Former Guatemala president appears in court after night in jail
Otto Perez Molina has appeared in court after spending his first night as an ex-president in military custody.
Perez Molina's jailing followed a historic day in which he resigned and Guatemala's Congress swore in vice president Alejandro Maldonado to serve the remainder of his term.
The judge hearing a corruption and fraud investigation against Perez Molina ordered the former president to be held in custody until the hearing reconvened in the morning.
"The first thing I want to deny, I don't belong to 'la linea,'" Perez Molina said, referring to the fraud scheme.
Prosecutors tried to show the judge that Perez Molina did know of the group's activities.
Perez Molina had left the court on Thursday under heavy police guard and was later seen entering a military barracks in the capital.
Perez Molina said that he had been uncomfortable overnight and slept little. "No jail is good," he said.
"I hope the judge gives me an alternative," Perez Molina said in reference to being granted bond or house arrest.
The court is considering allegations that Perez Molina was involved in a scheme in which businesspeople paid bribes to avoid import duties through Guatemala's customs agency. He is the first Guatemalan president to resign.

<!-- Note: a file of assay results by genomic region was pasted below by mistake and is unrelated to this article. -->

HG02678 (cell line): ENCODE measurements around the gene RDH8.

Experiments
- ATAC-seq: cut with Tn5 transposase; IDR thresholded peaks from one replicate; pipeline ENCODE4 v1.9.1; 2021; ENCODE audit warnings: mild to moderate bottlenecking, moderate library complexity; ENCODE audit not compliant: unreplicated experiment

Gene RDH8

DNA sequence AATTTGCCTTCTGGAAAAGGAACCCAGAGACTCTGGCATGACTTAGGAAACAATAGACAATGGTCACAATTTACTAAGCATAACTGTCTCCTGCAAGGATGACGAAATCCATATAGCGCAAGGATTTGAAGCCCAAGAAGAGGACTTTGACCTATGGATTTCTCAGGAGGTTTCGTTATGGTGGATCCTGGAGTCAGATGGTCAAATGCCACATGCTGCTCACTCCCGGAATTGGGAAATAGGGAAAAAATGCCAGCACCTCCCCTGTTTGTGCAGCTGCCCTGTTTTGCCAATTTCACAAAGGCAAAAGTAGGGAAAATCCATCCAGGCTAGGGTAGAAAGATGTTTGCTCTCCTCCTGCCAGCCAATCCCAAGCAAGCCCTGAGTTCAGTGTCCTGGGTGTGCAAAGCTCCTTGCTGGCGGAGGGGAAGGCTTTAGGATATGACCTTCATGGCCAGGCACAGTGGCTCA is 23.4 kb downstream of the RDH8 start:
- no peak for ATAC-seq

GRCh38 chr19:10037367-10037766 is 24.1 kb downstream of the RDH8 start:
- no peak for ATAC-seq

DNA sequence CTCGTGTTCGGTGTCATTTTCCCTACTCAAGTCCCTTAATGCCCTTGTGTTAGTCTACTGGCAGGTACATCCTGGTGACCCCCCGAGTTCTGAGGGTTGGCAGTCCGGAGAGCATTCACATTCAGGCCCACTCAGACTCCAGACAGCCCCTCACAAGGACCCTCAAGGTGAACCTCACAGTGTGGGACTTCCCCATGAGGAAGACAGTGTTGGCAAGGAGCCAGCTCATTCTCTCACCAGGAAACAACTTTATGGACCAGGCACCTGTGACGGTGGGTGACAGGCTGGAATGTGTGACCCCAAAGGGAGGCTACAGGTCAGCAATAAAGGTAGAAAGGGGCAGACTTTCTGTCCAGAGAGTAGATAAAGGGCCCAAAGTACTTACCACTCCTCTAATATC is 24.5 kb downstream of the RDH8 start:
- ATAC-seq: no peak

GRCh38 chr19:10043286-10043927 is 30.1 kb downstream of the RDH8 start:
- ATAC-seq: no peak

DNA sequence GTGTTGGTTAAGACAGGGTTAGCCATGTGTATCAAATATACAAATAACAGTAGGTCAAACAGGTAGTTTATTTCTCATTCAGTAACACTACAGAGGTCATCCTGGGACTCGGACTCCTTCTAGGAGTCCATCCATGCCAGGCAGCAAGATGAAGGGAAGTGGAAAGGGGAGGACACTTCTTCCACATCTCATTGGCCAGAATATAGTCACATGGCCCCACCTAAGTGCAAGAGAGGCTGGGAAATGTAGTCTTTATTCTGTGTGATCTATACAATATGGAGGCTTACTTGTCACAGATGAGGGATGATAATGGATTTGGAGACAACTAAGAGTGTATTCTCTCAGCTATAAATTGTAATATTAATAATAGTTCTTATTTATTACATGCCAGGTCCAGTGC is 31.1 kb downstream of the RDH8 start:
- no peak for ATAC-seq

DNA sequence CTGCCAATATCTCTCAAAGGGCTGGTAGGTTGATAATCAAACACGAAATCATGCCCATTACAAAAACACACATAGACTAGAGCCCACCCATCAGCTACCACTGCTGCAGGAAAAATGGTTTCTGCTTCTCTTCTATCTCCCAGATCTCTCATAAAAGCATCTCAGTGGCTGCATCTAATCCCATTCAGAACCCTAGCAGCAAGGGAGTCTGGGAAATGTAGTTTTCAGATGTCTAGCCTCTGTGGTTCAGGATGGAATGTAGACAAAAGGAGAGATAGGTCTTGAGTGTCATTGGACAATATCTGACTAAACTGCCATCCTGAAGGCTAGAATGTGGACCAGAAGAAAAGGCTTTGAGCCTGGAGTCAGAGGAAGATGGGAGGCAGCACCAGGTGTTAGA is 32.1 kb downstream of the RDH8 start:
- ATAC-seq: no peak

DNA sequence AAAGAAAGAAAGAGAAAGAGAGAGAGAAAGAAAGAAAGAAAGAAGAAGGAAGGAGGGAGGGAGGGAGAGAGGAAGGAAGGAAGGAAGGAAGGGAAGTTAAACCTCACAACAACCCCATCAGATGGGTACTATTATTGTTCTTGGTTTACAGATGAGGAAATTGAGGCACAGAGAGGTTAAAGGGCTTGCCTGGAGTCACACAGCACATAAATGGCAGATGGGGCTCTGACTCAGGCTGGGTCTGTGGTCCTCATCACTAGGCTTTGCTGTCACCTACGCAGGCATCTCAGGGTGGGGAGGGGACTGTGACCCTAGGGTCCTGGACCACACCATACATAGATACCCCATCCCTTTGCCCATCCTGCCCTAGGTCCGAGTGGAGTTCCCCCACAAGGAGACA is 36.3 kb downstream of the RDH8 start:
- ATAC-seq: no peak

Perez Molina, 64, has steadfastly maintained his innocence and reiterated his willingness to face the investigation head-on.
"I have always said I will respect due process," he said. "I do not have the slightest intention of leaving the country."
Uncovered by prosecutors and a UN commission known as CICIG, which is investigating criminal networks in the country, the customs corruption scandal involved a scheme known as "La Linea," or "The Line." It is believed to have defrauded the state of millions of dollars.
"The structure under the 1 and 2 received 50%, and the 1 and 2 received the other 50%" of the bribes, prosecutor Jose Antonio Morales alleged. Prosecutors contend that in wiretap recordings, 1 was a reference to Perez Molina and former vice president Roxana Baldetti was 2.
Shortly after taking the oath of office on Thursday, Mr Maldonado demanded that ministers and top officials submit their resignations so he could form a transition government and promised an honest and inclusive administration.
Reaching out to protesters who took to the streets against the country's entrenched corruption, he vowed to leave "a legacy of honesty" and restore faith in Guatemala's democracy in his brief few months in office.
"You can't consider your work done," Mr Maldonado said in remarks aimed at all those demanding change. "In what is left of this year, there must be a positive response."
The unprecedented political drama was the climax of a week in which Perez Molina was stripped of his immunity from prosecution, deserted by key members of his Cabinet and saw his jailed former vice president ordered to stand trial - all just days before Sunday's election to choose his successor.
A growing protest movement brought together Guatemalans from all walks of life, from business leaders to Roman Catholic Church officials, to demand that Perez Molina step down as the fraud probe expanded to implicate more officials.
Baldetti's former personal secretary was named as the alleged ringleader and is a fugitive. Baldetti, who resigned on May 8 and is now jailed and facing charges, also maintains her innocence.